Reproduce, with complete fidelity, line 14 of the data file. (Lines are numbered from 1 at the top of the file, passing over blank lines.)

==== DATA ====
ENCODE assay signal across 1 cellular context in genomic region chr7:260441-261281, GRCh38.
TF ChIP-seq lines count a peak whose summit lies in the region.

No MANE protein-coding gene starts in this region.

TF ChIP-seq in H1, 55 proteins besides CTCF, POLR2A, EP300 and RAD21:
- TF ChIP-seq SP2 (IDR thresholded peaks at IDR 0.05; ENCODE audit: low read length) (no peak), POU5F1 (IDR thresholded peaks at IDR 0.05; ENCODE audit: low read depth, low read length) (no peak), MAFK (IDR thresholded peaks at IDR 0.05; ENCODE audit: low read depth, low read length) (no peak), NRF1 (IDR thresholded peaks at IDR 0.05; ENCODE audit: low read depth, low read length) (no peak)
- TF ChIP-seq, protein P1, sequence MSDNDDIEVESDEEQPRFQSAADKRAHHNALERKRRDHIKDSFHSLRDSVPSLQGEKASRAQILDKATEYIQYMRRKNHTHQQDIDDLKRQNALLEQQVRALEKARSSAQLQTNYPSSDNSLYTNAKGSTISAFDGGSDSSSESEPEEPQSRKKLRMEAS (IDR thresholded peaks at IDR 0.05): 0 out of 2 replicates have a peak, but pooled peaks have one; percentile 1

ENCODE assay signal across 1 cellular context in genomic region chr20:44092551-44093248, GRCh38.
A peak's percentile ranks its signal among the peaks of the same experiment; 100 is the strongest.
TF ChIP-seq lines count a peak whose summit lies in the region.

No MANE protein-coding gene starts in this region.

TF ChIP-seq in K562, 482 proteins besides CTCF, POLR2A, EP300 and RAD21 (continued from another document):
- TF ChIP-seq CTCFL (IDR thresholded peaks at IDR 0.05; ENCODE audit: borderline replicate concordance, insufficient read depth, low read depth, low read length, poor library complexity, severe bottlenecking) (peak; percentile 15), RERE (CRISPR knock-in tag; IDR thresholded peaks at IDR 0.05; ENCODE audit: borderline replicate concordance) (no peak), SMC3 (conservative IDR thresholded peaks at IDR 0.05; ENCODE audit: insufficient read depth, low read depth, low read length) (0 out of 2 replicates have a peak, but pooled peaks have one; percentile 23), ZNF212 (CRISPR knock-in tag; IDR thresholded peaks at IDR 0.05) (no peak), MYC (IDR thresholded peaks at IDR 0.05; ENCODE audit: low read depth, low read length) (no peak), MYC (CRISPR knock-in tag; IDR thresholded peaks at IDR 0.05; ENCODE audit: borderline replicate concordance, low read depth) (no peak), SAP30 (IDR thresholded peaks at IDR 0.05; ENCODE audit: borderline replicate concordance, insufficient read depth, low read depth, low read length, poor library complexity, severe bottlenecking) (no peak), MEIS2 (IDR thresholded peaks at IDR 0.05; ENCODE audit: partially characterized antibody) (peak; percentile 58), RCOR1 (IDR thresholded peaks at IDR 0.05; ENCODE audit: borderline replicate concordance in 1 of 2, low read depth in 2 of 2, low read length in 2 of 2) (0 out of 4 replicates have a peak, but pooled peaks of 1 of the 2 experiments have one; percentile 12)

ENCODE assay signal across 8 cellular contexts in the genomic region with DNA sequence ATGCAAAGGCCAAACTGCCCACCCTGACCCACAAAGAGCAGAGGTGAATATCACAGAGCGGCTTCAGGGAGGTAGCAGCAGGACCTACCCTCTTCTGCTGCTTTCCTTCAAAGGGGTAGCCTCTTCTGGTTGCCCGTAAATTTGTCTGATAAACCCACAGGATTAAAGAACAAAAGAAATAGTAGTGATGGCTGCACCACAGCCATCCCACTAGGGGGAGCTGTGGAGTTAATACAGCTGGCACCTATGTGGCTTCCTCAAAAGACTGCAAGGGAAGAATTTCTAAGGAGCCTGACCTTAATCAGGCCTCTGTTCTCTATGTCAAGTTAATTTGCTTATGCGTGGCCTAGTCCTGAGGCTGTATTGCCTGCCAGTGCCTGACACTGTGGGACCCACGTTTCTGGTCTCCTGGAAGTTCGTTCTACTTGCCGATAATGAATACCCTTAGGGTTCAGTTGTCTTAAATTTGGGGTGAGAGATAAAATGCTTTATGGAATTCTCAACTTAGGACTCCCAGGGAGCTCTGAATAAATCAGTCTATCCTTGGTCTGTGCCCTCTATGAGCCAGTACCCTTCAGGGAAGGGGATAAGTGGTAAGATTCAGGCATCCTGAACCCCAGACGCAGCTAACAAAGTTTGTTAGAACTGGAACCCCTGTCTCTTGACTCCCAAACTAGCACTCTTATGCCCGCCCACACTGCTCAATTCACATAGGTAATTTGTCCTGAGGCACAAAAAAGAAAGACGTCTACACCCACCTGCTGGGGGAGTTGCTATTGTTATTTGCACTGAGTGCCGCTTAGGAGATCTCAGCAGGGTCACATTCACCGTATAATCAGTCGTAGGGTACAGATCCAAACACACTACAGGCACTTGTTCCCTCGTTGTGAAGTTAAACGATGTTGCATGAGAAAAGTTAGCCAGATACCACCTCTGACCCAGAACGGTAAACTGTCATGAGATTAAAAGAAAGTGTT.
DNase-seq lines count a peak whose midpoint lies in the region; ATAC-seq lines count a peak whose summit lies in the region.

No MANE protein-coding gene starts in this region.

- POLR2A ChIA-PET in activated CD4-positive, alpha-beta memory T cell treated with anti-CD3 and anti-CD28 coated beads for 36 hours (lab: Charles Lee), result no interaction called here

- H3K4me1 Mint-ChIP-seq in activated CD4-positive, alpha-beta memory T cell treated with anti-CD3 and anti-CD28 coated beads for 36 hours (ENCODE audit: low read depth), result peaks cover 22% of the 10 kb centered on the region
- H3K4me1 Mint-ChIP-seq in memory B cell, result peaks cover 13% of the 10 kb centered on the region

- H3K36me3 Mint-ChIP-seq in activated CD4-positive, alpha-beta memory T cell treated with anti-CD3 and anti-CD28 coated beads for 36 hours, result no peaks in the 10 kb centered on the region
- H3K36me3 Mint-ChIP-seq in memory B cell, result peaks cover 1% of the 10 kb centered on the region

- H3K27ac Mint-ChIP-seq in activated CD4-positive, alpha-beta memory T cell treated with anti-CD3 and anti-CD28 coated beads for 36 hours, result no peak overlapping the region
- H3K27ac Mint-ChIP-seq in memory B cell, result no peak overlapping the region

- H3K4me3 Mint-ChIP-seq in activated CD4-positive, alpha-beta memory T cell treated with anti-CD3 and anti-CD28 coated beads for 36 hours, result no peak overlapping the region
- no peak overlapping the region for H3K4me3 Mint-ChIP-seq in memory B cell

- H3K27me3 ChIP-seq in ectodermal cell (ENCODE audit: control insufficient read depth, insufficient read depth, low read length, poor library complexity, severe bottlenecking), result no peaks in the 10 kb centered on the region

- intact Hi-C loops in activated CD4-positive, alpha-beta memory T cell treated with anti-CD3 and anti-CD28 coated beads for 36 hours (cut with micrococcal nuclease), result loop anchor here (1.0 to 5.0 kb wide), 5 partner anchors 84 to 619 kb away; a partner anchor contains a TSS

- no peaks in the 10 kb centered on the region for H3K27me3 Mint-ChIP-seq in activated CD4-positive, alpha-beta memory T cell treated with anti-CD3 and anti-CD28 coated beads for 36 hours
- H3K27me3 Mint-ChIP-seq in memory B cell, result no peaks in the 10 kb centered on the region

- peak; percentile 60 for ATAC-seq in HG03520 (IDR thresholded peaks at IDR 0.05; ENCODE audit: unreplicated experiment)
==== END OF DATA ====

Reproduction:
DNase-seq lines count a peak whose midpoint lies in the region; ATAC-seq lines count a peak whose summit lies in the region.